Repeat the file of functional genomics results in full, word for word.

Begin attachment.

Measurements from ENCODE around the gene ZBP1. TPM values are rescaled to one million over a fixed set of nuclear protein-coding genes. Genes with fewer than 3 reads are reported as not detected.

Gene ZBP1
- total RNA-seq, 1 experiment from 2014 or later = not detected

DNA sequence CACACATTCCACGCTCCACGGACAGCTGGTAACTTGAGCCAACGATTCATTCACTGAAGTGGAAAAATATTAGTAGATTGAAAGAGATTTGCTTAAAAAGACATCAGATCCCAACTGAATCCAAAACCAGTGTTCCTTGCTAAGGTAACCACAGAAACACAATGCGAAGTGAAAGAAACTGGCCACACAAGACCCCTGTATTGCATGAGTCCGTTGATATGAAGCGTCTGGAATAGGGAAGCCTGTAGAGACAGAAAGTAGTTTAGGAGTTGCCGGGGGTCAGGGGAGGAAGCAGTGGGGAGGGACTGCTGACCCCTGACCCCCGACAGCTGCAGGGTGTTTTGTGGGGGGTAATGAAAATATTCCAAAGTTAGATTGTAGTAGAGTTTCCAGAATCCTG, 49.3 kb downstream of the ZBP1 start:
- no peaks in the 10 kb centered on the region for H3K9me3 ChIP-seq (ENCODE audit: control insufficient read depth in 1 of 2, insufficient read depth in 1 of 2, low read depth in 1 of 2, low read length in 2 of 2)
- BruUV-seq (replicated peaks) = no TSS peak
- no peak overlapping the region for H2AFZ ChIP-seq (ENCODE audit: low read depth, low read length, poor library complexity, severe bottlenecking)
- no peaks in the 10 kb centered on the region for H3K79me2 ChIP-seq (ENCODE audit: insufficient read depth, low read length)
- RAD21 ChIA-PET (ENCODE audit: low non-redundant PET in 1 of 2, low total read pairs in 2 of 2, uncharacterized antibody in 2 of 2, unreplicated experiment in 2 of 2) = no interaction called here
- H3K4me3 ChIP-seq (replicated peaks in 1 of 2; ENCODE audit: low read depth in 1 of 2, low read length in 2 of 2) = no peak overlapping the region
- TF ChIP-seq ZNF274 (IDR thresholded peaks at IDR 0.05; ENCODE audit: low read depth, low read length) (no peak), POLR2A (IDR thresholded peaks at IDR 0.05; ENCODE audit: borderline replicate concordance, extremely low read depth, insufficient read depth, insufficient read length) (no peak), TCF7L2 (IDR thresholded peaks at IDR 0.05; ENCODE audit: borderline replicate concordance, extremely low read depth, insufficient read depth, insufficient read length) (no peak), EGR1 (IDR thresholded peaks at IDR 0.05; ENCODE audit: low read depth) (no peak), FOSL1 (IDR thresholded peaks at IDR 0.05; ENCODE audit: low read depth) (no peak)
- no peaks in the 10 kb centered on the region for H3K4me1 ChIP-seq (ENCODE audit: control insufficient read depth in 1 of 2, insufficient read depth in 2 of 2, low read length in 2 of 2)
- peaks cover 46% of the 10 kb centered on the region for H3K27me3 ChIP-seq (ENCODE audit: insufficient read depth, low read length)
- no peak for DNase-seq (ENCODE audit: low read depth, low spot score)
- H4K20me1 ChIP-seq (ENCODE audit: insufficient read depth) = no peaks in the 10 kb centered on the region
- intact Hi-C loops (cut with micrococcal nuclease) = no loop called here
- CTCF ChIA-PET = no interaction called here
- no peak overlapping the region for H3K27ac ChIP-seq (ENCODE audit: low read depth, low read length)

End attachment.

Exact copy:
Measurements from ENCODE around the gene ZBP1. TPM values are rescaled to one million over a fixed set of nuclear protein-coding genes. Genes with fewer than 3 reads are reported as not detected.

Gene ZBP1
- total RNA-seq, 1 experiment from 2014 or later = not detected

DNA sequence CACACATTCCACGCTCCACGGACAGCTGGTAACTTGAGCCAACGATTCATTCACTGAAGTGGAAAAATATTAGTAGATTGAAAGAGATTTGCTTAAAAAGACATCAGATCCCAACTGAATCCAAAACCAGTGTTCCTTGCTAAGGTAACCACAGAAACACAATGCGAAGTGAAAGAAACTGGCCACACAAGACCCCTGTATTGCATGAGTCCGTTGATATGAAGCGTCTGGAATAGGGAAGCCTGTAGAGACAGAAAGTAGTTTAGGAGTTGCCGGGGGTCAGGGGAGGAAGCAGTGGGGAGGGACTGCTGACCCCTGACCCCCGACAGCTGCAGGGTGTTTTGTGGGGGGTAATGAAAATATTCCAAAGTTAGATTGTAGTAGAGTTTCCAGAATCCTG, 49.3 kb downstream of the ZBP1 start:
- no peaks in the 10 kb centered on the region for H3K9me3 ChIP-seq (ENCODE audit: control insufficient read depth in 1 of 2, insufficient read depth in 1 of 2, low read depth in 1 of 2, low read length in 2 of 2)
- BruUV-seq (replicated peaks) = no TSS peak
- no peak overlapping the region for H2AFZ ChIP-seq (ENCODE audit: low read depth, low read length, poor library complexity, severe bottlenecking)
- no peaks in the 10 kb centered on the region for H3K79me2 ChIP-seq (ENCODE audit: insufficient read depth, low read length)
- RAD21 ChIA-PET (ENCODE audit: low non-redundant PET in 1 of 2, low total read pairs in 2 of 2, uncharacterized antibody in 2 of 2, unreplicated experiment in 2 of 2) = no interaction called here
- H3K4me3 ChIP-seq (replicated peaks in 1 of 2; ENCODE audit: low read depth in 1 of 2, low read length in 2 of 2) = no peak overlapping the region
- TF ChIP-seq ZNF274 (IDR thresholded peaks at IDR 0.05; ENCODE audit: low read depth, low read length) (no peak), POLR2A (IDR thresholded peaks at IDR 0.05; ENCODE audit: borderline replicate concordance, extremely low read depth, insufficient read depth, insufficient read length) (no peak), TCF7L2 (IDR thresholded peaks at IDR 0.05; ENCODE audit: borderline replicate concordance, extremely low read depth, insufficient read depth, insufficient read length) (no peak), EGR1 (IDR thresholded peaks at IDR 0.05; ENCODE audit: low read depth) (no peak), FOSL1 (IDR thresholded peaks at IDR 0.05; ENCODE audit: low read depth) (no peak)
- no peaks in the 10 kb centered on the region for H3K4me1 ChIP-seq (ENCODE audit: control insufficient read depth in 1 of 2, insufficient read depth in 2 of 2, low read length in 2 of 2)
- peaks cover 46% of the 10 kb centered on the region for H3K27me3 ChIP-seq (ENCODE audit: insufficient read depth, low read length)
- no peak for DNase-seq (ENCODE audit: low read depth, low spot score)
- H4K20me1 ChIP-seq (ENCODE audit: insufficient read depth) = no peaks in the 10 kb centered on the region
- intact Hi-C loops (cut with micrococcal nuclease) = no loop called here
- CTCF ChIA-PET = no interaction called here
- no peak overlapping the region for H3K27ac ChIP-seq (ENCODE audit: low read depth, low read length)